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Building bridges

Several government studies suggest many SMEs are engaged in innovation – but is this enough to fill the so-called gap and guarantee the future prosperity of UK business? David Adams examines the evidence.

It can sometimes be hard to see what it is about a product or service labelled innovative that is anything more than just a new iteration of an existing prospect. In fact, defining innovation in the simplest terms as a “new method, idea or product” is perhaps what most people think of when the concept is mentioned. But innovation is more than just a question of semantics in business.

When seen as the disruption of established routines and ways of thinking, or as introducing people to new behaviours and products through invention or by leveraging social and technological situations, true innovation is a component vital to UK growth. This is especially true as the future of traditional industries such as steel and long-standing retailers hangs in the balance.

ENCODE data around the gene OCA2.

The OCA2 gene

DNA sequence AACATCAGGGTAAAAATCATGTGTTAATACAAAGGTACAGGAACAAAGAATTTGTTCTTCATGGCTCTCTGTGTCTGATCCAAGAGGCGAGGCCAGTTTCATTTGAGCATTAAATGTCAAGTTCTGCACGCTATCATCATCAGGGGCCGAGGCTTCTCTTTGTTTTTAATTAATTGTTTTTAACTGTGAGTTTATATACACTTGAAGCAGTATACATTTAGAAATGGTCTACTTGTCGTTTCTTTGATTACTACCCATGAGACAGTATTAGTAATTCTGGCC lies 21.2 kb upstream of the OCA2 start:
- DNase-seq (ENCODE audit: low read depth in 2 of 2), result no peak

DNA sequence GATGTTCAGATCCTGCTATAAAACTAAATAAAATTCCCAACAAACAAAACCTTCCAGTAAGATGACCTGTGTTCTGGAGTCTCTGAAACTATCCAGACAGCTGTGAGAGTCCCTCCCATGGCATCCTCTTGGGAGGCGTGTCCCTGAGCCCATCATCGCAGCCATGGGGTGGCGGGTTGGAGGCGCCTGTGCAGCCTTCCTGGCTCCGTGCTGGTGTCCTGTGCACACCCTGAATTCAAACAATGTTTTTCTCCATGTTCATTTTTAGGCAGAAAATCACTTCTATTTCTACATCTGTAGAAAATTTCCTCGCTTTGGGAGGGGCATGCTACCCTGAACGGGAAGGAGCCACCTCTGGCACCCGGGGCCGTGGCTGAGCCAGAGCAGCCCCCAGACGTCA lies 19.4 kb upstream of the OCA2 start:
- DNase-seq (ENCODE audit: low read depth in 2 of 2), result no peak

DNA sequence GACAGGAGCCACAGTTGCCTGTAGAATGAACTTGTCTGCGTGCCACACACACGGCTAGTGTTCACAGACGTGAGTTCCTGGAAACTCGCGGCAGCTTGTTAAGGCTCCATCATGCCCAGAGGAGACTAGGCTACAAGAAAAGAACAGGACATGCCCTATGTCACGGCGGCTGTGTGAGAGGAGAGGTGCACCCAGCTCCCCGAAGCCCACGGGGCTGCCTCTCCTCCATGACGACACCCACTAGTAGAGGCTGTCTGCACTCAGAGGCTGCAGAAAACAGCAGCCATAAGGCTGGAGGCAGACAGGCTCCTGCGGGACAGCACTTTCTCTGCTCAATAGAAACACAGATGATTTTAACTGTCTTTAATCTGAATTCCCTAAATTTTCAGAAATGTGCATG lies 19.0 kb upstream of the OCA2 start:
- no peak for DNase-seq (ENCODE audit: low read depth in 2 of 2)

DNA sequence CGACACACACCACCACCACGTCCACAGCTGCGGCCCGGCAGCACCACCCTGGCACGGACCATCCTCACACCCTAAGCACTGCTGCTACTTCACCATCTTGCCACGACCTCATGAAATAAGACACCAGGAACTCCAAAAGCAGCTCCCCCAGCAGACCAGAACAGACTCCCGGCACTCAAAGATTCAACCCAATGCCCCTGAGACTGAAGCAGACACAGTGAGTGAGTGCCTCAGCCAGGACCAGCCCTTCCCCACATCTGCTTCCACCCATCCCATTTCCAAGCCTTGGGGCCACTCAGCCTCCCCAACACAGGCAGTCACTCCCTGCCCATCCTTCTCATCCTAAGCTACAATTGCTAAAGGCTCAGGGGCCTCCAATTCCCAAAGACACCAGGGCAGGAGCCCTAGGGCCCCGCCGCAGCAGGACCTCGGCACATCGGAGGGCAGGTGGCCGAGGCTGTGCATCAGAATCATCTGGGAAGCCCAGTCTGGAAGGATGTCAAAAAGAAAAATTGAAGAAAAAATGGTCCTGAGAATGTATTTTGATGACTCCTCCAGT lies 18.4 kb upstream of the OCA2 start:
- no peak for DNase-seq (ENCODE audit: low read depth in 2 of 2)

The government’s innovation agency Innovate UK aims to develop small high-growth firms into mid-sized businesses strong on export and productivity – it claims to have helped add £7.5bn and 35,000 jobs to the economy since 2007. However, the Office of National Statistics’s (ONS) latest Index of Production for the UK in February noted a 0.5% decline in output over the same month in 2015. The fall is most marked in manufacturing – productivity decreased in 10 out of 13 tracked manufacturing sub-sectors.

This is an extract from the Finance & Management Magazine, Issue 244, June 2016, p.16-19

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